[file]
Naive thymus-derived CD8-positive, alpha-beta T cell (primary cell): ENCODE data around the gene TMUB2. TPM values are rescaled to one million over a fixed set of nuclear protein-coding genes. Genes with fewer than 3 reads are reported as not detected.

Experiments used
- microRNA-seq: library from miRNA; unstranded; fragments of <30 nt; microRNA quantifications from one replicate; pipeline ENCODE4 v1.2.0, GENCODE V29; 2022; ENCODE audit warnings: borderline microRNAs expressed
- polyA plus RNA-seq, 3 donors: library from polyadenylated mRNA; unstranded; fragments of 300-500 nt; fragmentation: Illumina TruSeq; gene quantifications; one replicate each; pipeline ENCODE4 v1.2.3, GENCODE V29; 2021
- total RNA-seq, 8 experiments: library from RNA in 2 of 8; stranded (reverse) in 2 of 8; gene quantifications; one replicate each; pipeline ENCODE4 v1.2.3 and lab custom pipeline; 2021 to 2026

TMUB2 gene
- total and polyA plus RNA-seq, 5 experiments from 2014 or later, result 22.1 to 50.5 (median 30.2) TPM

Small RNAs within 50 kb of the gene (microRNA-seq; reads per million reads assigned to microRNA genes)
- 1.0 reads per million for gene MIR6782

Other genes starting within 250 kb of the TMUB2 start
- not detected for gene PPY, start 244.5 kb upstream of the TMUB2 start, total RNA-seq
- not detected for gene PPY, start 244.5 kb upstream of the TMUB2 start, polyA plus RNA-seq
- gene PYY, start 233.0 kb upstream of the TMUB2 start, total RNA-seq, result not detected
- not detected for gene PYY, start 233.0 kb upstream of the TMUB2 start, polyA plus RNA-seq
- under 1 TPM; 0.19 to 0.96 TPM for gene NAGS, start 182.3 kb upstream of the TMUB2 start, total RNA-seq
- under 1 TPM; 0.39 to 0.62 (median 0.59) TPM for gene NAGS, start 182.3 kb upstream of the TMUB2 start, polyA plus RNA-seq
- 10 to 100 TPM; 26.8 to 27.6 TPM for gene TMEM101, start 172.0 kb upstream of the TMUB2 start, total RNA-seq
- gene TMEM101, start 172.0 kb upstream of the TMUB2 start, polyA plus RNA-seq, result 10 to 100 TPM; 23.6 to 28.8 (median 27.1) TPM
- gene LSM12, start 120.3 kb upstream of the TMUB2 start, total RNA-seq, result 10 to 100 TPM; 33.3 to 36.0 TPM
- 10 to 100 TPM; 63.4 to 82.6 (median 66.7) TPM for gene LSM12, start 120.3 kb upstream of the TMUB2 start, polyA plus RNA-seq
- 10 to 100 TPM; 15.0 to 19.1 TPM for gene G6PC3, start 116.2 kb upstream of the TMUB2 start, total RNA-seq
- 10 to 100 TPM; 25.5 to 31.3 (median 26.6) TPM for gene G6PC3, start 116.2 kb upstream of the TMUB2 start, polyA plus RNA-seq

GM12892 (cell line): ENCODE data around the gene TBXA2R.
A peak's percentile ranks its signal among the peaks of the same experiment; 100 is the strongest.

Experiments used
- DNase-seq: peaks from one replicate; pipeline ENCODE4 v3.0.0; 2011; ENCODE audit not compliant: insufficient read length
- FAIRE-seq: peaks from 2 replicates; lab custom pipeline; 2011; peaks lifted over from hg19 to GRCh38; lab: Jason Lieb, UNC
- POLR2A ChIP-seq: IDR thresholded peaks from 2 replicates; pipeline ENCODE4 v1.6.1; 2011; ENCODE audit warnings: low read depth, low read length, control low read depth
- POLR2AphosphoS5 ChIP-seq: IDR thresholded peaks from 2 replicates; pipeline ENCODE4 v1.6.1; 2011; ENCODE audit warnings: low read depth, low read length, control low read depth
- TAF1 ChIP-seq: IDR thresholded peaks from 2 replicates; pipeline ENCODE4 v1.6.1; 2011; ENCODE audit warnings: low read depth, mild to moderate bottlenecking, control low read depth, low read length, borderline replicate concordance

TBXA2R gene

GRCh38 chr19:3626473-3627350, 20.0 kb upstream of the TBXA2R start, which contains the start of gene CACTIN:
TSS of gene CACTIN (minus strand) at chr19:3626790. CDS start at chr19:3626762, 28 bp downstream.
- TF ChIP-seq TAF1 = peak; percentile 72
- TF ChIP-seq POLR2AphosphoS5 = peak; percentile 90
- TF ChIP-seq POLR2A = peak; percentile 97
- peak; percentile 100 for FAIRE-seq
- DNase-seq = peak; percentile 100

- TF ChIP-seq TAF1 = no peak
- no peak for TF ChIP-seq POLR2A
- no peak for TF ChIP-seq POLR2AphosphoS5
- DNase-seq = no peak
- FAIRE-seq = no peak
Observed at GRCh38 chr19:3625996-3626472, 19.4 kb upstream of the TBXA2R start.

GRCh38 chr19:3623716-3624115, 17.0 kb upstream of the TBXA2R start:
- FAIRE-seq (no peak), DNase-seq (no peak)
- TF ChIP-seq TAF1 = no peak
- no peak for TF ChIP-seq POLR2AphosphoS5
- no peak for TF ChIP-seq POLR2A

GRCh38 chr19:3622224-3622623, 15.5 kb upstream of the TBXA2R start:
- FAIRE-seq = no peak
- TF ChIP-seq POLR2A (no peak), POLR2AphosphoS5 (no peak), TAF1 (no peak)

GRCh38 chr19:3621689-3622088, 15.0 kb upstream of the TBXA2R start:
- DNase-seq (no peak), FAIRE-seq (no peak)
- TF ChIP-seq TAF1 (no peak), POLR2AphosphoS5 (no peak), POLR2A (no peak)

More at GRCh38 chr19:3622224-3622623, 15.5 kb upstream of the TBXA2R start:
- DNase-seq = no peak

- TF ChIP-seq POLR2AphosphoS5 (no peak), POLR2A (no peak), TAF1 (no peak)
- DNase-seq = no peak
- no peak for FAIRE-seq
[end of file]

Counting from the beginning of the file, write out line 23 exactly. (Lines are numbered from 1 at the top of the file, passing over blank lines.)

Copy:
GM12892 (cell line): ENCODE data around the gene TBXA2R.